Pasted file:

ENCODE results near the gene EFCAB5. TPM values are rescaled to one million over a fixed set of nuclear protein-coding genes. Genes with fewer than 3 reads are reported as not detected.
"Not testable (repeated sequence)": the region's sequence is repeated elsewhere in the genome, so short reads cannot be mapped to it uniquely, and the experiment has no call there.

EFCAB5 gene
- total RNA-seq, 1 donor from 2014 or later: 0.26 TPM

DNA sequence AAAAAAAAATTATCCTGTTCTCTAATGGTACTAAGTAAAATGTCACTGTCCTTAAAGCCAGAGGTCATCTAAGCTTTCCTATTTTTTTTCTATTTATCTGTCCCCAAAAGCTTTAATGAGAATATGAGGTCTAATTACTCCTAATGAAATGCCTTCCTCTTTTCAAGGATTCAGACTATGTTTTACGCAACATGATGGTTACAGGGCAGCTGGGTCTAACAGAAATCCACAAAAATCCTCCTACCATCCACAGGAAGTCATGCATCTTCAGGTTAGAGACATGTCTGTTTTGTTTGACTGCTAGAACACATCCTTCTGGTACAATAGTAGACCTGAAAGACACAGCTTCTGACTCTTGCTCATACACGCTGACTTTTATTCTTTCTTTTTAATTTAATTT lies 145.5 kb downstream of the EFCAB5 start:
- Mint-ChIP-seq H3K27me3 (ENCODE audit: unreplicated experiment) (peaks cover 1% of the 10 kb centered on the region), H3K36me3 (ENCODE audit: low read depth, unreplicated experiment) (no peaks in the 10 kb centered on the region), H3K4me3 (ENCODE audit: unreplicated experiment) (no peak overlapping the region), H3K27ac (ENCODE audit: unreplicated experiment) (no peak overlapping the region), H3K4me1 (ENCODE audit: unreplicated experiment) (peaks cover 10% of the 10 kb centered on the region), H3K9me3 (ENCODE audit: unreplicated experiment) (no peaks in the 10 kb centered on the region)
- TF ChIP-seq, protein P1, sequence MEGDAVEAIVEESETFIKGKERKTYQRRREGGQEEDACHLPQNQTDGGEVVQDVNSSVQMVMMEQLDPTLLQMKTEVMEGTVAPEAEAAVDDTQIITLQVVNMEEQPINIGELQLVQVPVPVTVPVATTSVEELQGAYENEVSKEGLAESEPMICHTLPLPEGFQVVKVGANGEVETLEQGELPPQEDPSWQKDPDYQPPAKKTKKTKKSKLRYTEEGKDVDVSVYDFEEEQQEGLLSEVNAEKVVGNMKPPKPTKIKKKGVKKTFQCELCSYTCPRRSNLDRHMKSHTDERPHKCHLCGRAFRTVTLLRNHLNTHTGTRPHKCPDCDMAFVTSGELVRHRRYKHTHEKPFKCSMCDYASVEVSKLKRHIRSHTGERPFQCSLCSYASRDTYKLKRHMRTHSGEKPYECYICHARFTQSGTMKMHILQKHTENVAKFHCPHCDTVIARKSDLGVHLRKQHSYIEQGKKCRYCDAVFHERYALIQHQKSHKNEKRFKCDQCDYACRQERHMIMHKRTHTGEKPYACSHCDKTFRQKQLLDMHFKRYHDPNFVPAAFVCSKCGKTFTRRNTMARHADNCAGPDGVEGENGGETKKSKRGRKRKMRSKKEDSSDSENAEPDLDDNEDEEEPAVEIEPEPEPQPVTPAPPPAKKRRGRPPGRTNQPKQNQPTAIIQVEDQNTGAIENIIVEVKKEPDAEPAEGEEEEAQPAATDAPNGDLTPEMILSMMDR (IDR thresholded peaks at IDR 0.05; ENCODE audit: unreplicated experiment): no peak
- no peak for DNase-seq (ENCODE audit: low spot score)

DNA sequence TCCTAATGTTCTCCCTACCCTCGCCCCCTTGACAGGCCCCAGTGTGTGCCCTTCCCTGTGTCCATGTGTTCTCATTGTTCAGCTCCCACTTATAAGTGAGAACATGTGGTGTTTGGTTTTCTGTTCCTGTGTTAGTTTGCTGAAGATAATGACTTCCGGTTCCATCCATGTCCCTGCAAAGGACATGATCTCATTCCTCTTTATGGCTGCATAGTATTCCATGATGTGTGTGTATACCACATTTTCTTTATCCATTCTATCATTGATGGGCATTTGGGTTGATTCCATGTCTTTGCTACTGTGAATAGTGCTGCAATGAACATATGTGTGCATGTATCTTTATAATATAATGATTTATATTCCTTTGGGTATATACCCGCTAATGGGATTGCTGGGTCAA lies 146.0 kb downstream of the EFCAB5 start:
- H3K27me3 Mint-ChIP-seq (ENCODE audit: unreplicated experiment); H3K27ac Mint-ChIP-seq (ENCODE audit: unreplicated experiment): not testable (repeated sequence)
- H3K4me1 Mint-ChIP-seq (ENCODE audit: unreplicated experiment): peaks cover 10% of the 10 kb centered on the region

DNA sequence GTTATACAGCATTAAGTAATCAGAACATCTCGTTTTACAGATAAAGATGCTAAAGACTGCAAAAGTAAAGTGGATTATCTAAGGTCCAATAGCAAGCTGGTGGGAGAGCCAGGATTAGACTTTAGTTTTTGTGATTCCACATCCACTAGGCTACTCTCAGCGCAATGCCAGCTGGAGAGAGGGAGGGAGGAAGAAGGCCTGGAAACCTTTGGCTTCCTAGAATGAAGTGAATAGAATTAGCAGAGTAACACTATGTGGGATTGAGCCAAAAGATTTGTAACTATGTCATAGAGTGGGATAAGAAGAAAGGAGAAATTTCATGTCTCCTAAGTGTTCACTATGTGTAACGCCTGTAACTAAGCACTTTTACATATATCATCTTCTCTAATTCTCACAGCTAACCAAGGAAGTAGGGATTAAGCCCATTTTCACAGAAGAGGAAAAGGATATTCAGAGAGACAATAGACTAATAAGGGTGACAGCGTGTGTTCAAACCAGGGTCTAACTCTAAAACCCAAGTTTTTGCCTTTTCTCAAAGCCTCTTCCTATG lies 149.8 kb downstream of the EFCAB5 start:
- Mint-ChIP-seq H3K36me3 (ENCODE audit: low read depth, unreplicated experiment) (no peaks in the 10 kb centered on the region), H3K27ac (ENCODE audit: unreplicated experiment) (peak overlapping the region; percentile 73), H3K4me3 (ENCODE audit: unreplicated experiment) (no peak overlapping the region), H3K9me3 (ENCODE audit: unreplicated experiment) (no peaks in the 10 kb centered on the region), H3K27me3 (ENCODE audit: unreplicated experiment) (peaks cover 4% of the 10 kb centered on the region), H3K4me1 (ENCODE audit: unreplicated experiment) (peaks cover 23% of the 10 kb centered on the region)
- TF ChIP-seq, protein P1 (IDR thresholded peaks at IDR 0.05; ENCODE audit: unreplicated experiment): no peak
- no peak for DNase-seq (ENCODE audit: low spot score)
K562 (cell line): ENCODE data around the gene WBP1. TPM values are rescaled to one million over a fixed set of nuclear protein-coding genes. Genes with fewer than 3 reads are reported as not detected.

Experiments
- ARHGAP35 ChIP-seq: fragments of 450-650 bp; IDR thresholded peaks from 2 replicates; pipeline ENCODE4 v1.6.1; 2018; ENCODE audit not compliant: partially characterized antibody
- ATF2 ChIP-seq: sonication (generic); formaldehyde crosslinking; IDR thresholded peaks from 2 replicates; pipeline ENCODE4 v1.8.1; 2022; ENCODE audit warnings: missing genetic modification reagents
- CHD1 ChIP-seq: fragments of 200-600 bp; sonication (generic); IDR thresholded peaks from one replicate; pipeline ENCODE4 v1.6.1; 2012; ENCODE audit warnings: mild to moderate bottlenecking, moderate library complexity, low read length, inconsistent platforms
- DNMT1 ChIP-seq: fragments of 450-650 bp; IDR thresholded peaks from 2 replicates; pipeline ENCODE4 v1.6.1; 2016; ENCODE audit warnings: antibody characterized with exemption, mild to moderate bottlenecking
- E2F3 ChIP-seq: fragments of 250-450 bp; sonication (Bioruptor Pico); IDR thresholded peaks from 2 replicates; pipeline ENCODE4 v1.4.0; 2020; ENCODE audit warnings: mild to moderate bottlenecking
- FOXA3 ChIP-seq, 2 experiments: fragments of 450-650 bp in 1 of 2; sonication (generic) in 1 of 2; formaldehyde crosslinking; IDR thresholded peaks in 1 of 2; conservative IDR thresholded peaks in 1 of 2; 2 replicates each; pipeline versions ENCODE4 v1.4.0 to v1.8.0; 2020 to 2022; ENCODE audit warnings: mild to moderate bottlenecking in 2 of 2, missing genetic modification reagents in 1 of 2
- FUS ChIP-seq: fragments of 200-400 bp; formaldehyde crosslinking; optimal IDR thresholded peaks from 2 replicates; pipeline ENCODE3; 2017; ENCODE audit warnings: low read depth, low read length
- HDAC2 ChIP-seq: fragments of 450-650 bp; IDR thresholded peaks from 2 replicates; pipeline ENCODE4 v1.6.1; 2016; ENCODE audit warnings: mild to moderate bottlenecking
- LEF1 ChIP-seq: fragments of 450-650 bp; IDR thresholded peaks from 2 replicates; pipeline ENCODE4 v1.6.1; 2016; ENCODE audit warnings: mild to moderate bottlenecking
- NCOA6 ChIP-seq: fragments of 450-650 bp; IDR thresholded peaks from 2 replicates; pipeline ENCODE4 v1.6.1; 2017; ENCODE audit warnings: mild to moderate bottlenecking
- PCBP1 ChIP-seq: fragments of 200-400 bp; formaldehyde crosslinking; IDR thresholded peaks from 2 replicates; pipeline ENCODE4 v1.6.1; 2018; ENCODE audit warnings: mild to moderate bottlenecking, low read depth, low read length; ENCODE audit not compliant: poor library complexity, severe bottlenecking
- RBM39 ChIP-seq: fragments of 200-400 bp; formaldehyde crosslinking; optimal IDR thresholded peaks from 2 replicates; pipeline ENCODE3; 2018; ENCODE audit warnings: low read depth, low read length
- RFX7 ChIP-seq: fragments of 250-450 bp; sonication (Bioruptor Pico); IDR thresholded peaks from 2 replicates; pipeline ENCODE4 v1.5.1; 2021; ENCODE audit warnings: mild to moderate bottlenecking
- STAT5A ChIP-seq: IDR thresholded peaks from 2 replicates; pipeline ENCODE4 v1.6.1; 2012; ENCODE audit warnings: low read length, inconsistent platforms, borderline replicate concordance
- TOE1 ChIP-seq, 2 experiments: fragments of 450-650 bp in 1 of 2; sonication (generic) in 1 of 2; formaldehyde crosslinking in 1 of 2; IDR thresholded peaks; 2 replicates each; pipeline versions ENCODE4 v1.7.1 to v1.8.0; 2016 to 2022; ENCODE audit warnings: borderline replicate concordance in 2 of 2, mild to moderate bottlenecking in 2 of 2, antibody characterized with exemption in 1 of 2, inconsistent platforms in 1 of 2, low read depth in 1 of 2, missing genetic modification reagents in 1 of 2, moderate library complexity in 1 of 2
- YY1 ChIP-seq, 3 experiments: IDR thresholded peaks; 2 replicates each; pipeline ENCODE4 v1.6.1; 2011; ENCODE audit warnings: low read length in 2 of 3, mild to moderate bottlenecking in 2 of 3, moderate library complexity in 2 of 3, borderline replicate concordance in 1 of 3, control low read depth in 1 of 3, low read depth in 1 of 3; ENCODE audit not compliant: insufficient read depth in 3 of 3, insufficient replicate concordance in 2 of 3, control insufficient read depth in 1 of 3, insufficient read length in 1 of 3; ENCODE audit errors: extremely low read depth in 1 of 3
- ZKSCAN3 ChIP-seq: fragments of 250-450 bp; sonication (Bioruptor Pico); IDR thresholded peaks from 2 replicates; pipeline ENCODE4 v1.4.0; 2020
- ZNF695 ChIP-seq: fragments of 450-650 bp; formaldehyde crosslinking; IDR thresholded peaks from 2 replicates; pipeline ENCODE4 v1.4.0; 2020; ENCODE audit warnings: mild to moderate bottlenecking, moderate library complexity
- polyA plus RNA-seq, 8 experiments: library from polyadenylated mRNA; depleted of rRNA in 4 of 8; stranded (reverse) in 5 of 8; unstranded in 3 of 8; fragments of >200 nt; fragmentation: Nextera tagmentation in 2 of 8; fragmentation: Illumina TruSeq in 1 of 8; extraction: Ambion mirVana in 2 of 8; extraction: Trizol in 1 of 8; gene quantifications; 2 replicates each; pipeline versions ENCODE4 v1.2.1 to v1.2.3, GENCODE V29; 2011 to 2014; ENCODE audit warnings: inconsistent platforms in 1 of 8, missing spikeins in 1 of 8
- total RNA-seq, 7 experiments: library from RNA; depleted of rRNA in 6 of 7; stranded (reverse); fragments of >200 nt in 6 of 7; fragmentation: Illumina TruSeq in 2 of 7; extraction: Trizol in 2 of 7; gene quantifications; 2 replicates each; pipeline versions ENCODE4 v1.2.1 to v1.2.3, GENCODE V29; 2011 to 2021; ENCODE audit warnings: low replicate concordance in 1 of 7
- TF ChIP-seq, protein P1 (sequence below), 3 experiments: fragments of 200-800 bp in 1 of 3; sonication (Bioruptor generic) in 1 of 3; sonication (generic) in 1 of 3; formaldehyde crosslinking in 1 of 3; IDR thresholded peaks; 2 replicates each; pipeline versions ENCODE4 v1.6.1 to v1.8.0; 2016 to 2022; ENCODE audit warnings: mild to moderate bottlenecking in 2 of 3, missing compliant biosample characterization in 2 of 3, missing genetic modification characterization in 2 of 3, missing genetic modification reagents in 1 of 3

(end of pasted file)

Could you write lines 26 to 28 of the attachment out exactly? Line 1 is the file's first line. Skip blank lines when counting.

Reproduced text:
- LEF1 ChIP-seq: fragments of 450-650 bp; IDR thresholded peaks from 2 replicates; pipeline ENCODE4 v1.6.1; 2016; ENCODE audit warnings: mild to moderate bottlenecking
- NCOA6 ChIP-seq: fragments of 450-650 bp; IDR thresholded peaks from 2 replicates; pipeline ENCODE4 v1.6.1; 2017; ENCODE audit warnings: mild to moderate bottlenecking
- PCBP1 ChIP-seq: fragments of 200-400 bp; formaldehyde crosslinking; IDR thresholded peaks from 2 replicates; pipeline ENCODE4 v1.6.1; 2018; ENCODE audit warnings: mild to moderate bottlenecking, low read depth, low read length; ENCODE audit not compliant: poor library complexity, severe bottlenecking